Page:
The Birthstone Guide

Birthstone List

Menu:

A Brief Guide to May Birthstones

May is one of those on-the-cusp months, with everyone either looking forward to, or dreading the beginning of summer. For many, it is a time to bring the bathing suits out of mothballs and begin enjoying the months of the year when fun and activity can be had out in the full view of the sun. For others, May is a time of doing a top-to-bottom house cleaning, clearing out the dust of Winter and Spring and preparing the home for another year of happiness and warmth. May is home to Memorial Day, when Americans celebrate and remember those brave soldiers who died in combat to protect our freedoms. Here is a look at the birthstones of May.

May Modern and Traditional Birthstone: Emerald

May Birthstone EmeraldConjuring thoughts of the beautiful city at the end of the yellow brick road, the emerald is one of the most elegant and beautiful of all the gems. With its green color and exceptional sparkle, the emerald has taken its place as one of the top three or four most popular jewels on earth. People as far back as ancient Egypt were known to use the beautiful emerald in their ceremonies and burials. They were even known to engrave these jewels with symbols of foliage to make a full representation of the color green and its reminiscence of the new rebirth and renewal for the earth, and for an individual. Cleopatra was particularly fond of the emerald, and claimed the Egyptian emerald mines for herself during her reign. She adorned herself with the jewels whenever possible and even gave them as gifts to visiting royalty from other lands. Agate is also sometimes used as the traditional birthstone of May.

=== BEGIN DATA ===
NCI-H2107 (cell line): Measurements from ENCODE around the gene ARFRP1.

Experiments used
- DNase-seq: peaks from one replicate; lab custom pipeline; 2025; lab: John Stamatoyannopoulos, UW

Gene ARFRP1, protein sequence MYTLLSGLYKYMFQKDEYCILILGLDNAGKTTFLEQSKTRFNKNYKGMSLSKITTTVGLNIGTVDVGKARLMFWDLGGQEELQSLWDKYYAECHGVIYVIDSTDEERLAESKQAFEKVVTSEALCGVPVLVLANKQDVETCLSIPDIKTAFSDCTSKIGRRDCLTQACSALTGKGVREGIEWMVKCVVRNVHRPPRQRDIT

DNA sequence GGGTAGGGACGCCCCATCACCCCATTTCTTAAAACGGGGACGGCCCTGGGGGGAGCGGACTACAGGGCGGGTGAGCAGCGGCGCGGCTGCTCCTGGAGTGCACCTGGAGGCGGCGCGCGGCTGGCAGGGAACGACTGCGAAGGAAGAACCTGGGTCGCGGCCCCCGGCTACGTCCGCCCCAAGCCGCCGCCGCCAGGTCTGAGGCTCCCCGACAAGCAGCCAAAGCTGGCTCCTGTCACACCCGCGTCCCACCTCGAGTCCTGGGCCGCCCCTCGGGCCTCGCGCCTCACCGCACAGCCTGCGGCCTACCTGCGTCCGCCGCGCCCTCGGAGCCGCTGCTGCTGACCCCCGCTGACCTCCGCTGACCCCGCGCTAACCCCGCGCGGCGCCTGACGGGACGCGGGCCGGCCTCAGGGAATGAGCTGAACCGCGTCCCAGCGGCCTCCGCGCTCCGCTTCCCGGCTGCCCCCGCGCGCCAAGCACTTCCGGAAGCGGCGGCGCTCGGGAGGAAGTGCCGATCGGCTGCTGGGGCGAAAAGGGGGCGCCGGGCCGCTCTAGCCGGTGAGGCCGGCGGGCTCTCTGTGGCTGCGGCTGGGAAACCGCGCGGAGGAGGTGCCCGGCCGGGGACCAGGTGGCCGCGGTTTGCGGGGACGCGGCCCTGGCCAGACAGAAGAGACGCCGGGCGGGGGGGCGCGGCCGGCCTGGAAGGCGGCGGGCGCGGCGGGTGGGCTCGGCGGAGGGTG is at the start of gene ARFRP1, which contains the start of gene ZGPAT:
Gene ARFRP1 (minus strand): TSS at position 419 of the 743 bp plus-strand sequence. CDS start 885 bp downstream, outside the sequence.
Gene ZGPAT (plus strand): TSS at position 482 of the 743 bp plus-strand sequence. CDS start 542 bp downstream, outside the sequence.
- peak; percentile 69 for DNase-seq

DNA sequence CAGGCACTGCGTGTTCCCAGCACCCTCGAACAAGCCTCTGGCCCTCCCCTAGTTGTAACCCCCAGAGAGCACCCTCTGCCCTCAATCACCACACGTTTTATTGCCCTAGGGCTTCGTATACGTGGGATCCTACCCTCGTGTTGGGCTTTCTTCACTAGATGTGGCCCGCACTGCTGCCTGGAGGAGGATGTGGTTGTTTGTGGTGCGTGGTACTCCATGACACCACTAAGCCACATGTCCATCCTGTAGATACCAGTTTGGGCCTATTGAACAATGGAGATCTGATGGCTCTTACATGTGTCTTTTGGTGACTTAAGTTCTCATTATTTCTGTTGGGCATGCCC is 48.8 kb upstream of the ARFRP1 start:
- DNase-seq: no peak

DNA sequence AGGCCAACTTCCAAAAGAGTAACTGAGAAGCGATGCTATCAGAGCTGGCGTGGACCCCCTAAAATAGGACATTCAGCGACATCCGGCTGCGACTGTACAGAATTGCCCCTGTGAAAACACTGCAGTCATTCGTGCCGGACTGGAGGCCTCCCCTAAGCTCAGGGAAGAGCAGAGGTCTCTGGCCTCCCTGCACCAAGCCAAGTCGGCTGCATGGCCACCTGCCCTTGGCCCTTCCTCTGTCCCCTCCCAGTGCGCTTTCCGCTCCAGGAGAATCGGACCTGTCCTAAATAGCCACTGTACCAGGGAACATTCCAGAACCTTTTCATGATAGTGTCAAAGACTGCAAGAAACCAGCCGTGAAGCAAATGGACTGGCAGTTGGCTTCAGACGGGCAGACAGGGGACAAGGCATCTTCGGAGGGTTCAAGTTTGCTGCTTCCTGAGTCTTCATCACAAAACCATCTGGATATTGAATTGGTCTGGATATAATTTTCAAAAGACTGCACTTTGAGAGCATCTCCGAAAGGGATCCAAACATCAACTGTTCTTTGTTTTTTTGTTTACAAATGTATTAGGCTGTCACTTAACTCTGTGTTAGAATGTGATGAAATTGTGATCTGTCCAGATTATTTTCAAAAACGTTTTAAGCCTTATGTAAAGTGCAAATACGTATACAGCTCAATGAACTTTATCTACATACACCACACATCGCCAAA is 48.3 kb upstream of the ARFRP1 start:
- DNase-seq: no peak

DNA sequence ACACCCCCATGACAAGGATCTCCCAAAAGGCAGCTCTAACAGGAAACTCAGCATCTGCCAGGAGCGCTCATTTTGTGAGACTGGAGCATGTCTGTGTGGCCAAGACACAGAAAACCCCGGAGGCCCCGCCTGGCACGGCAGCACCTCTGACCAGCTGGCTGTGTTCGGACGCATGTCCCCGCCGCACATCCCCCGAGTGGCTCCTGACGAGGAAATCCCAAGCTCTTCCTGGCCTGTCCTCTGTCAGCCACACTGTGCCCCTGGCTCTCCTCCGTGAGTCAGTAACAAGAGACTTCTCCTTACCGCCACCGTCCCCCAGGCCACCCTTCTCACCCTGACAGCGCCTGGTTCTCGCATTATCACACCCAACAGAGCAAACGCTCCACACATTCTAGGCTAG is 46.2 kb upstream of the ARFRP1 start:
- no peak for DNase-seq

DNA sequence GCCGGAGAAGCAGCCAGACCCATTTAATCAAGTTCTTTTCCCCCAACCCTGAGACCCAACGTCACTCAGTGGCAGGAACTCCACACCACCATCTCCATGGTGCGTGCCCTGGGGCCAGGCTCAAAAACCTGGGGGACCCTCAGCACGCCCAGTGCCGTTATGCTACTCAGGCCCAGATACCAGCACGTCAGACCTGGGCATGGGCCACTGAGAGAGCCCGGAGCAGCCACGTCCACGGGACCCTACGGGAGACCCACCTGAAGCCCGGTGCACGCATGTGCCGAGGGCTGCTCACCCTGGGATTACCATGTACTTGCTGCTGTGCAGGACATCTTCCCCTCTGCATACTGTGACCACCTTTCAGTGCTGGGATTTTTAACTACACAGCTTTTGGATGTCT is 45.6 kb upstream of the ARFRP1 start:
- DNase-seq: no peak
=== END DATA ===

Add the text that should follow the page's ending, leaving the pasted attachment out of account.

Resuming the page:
May Alternate Birthstone: Chrysoprase

With a creamier, cloudier green than its cousin the emerald, chrysoprase has made a splendid, less expensive alternative for the April birthstone of choice. Like many of the alternative birthstones, it is a member of the quartz family, and is known for its apple green color, given to it by its high quantities of the mineral nickel. Like the emerald, its history is rich, and it was known to be used in jewelry and ceremony by the ancient Egyptians, as well as the Greeks and the Romans. Because of their similar colors, it is not uncommon for the chrysoprase to be confused with Imperial jadeite.